One-third of global groundwater basins are overstressed, says study

After four consecutive years of drought and with the possibility of a mega-drought looming, California’s water problems have been in the news quite a bit recently. However, according to two new studies led by researchers at the University of California – Irvine, California may soon not be alone.

According to the researchers, 13 of the world’s 37 largest groundwater aquifers are currently overstressed and no one really knows for sure how much water is left in each. Despite the drought California’s Central Valley aquifer was only the fourth worst off on the list.

Scientists used NASA’s GRACE satellites to examine “dips and bumps” in Earth’s gravity, which are partially caused by the shifting weight of groundwater. These measurements were used to analyze 37 aquifers between 2003 and 2013.

Eight aquifers were classified as “overstressed” in that they were being heavily used with almost no replenishment occurring to offset that use. An additional five were classified as “extremely” or “highly stressed”. These were seeing heavy use but were being partially replenished through rainfall or some other source.

The three aquifers that were worse off than California’s were all found to be in areas of political and economic instability. The worst off was the Arabian Aquifer System, second was the Indus Basin of Northwestern India and Pakistan and third was the Murzuk-Djado Basin in northern Africa.

“What happens when a highly stressed aquifer is located in a region with socioeconomic or political tensions that can’t supplement declining water supplies fast enough? We’re trying to raise red flags now to pinpoint where active management today could protect future lives and livelihoods,” said Alexandra Richey in a statement.

Richey is lead author on both studies, and conducted the research as a University of California – Irvine, doctoral student.

The second study, published alongside the first in the journal Water Resources Research concludes that the amount of remaining water in the reservoirs remains largely unknown. This is the first study to analyze the problem using satellite data and the last attempt at estimates was made decades ago, using cruder methods than those available today.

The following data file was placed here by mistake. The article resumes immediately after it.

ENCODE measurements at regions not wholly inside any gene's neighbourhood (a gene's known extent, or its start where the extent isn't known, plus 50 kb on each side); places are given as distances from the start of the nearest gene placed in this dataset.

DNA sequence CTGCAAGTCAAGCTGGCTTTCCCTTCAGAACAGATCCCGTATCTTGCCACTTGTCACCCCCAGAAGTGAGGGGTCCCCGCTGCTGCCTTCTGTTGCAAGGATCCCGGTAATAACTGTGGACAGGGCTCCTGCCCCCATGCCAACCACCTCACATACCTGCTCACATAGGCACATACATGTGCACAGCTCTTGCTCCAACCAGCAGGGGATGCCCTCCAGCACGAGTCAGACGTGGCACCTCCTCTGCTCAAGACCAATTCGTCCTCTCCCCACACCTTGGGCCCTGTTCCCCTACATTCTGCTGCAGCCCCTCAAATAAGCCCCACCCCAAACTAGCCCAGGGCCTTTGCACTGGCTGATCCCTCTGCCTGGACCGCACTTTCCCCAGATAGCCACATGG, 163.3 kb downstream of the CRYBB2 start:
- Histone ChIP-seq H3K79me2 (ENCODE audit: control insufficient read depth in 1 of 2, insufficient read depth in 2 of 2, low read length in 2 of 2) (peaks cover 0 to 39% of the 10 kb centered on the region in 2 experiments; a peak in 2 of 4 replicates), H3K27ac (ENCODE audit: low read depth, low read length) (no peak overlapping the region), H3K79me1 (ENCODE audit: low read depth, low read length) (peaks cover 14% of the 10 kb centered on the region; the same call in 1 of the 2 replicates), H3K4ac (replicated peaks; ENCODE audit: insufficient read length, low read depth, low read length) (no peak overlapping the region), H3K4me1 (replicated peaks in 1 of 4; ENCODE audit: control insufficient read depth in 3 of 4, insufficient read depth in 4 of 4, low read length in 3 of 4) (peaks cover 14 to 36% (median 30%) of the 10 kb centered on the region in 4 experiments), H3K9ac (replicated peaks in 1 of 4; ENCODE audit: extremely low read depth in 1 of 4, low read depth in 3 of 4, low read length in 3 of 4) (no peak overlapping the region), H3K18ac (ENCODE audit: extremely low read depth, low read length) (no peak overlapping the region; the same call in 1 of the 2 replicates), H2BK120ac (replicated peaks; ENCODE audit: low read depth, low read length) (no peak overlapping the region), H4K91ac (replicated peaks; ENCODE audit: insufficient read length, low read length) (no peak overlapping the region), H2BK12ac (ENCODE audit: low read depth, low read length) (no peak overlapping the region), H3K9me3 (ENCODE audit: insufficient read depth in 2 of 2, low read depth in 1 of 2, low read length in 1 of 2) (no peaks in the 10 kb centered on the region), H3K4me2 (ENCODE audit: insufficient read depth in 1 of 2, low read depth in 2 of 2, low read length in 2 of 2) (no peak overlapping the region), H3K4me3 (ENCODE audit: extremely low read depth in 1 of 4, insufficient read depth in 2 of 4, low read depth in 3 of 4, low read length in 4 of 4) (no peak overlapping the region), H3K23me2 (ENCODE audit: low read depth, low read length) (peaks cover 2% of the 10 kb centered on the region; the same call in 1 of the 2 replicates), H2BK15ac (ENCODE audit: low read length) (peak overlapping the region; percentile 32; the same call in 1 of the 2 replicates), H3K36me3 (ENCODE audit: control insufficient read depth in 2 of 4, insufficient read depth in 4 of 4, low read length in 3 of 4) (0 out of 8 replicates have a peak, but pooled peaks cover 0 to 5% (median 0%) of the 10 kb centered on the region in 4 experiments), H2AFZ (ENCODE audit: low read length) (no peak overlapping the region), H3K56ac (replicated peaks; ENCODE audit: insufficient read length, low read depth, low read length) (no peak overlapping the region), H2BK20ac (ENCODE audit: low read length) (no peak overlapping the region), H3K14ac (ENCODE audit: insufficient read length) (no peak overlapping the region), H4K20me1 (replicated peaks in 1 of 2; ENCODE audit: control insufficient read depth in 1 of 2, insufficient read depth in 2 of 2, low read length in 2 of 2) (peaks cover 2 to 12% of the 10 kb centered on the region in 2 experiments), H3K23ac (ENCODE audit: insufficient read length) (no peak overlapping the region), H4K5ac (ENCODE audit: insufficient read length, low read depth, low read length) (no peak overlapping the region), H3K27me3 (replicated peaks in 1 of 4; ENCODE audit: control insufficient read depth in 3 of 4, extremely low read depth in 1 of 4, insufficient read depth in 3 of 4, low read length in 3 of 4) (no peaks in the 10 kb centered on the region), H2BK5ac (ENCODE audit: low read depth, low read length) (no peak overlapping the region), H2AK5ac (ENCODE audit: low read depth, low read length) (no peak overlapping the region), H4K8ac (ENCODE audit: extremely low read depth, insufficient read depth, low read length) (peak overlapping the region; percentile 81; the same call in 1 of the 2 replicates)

“We don’t actually know how much is stored in each of these aquifers. Estimates of remaining storage might vary from decades to millennia. In a water-scarce society, we can no longer tolerate this level of uncertainty, especially since groundwater is disappearing so rapidly,” said Richey.

Jay Famiglietti, University of California – Irvine professor and senior water scientist at NASA’s Jet Propulsion Laboratory agrees.

“Available physical and chemical measurements are simply insufficient,” “Given how quickly we are consuming the world’s groundwater reserves, we need a coordinated global effort to determine how much is left,” said Famiglietti. “As we’re seeing in California right now, we rely much more heavily on groundwater during drought. When examining the sustainability of a region’s water resources, we absolutely must account for that dependence.”

Accurately answering the question of how much water remains would be no small task. It would require drilling into bedrock to determine where the moisture end. The researchers state, however, that despite the difficulty and expense, the work needs to be done before the world can get a good grasp on the state of our remaining water reserves.

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